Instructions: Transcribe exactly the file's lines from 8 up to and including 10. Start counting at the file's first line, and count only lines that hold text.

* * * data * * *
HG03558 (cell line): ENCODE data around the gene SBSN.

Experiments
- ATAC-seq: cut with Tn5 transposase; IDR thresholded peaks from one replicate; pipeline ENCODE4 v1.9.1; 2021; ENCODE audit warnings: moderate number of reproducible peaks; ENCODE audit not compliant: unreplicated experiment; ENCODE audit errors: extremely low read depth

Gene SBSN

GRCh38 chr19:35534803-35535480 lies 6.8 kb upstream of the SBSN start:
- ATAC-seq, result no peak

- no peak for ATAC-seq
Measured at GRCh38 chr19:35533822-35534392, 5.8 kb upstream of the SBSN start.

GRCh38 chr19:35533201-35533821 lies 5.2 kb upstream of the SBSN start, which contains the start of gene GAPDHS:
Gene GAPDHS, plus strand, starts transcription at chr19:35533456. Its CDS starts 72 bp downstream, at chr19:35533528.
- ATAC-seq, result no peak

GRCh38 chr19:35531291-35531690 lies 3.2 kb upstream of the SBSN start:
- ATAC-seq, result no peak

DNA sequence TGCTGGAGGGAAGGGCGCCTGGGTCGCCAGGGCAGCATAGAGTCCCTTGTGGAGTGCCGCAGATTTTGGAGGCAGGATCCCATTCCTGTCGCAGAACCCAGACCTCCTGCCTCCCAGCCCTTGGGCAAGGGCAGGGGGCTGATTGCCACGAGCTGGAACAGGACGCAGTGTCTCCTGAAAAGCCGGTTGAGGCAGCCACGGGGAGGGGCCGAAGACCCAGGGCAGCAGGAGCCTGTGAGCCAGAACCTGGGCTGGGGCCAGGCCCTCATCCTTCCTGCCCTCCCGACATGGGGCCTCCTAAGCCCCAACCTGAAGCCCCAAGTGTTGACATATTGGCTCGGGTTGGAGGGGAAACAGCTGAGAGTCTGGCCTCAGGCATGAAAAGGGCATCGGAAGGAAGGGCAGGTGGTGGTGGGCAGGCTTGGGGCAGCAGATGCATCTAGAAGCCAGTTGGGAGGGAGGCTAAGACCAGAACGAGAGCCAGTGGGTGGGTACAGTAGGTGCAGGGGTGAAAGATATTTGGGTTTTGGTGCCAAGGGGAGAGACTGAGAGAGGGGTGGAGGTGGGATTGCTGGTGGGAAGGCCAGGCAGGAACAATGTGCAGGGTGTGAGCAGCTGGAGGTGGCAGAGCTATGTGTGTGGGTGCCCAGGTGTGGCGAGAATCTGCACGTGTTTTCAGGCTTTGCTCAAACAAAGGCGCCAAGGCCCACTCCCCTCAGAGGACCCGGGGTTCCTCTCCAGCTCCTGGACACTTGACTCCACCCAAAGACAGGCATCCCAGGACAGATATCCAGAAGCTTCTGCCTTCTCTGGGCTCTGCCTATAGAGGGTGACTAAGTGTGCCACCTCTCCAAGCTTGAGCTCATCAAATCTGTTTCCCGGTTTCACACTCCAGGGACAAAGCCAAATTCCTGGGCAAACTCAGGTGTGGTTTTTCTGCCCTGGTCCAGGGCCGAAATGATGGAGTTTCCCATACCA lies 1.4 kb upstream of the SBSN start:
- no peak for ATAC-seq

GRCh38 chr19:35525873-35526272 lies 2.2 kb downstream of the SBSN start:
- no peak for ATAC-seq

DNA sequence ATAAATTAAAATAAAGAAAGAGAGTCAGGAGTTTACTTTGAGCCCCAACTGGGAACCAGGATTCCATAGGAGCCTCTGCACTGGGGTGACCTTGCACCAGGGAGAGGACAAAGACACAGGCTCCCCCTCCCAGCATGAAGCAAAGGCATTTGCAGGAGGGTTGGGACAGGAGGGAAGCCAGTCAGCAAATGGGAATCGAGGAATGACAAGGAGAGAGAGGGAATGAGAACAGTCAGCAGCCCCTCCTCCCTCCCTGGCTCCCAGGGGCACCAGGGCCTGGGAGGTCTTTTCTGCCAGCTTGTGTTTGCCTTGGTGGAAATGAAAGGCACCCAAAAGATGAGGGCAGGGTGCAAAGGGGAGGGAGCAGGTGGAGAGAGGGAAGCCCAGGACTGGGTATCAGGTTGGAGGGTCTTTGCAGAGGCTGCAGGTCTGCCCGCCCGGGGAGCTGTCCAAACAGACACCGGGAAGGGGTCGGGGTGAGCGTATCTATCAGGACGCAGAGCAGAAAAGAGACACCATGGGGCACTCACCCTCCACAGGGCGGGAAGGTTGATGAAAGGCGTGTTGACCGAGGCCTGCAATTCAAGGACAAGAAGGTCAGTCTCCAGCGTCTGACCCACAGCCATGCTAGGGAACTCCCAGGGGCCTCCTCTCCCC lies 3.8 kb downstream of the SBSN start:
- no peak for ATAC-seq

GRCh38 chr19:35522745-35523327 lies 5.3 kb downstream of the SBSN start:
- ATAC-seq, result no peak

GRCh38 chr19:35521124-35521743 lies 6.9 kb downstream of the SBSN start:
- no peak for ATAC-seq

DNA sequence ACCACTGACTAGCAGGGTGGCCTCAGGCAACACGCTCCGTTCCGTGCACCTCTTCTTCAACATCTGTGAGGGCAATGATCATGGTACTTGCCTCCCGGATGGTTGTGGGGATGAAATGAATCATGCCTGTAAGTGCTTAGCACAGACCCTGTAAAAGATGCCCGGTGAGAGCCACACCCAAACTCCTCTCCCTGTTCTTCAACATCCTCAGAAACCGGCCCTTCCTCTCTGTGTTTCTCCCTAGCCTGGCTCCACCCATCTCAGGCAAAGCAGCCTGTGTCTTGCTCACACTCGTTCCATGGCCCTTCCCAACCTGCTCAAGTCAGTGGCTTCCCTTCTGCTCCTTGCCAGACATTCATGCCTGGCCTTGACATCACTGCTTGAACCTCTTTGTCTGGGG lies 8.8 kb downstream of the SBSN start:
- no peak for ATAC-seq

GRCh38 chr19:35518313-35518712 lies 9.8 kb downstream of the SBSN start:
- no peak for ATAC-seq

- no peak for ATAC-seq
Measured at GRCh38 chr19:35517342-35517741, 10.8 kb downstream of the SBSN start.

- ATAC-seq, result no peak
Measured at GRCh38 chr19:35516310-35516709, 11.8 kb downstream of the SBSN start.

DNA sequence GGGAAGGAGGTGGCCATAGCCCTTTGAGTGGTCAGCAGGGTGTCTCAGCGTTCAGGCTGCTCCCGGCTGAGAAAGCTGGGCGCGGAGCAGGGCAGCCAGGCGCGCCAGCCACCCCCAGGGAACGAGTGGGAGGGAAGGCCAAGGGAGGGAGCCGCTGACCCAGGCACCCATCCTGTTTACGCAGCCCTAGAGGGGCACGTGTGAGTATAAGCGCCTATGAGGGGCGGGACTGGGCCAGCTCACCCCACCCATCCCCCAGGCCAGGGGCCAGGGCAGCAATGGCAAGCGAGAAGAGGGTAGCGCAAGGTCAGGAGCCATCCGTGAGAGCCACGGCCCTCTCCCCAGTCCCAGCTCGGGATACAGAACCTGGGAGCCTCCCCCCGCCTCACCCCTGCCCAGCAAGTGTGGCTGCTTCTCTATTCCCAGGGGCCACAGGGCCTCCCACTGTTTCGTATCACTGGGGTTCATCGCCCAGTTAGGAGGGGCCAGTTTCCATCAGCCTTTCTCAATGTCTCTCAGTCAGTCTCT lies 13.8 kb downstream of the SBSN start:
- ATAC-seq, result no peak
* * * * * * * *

Measured at GRCh38 chr19:35533822-35534392, 5.8 kb upstream of the SBSN start.

GRCh38 chr19:35533201-35533821 lies 5.2 kb upstream of the SBSN start, which contains the start of gene GAPDHS:
Gene GAPDHS, plus strand, starts transcription at chr19:35533456. Its CDS starts 72 bp downstream, at chr19:35533528.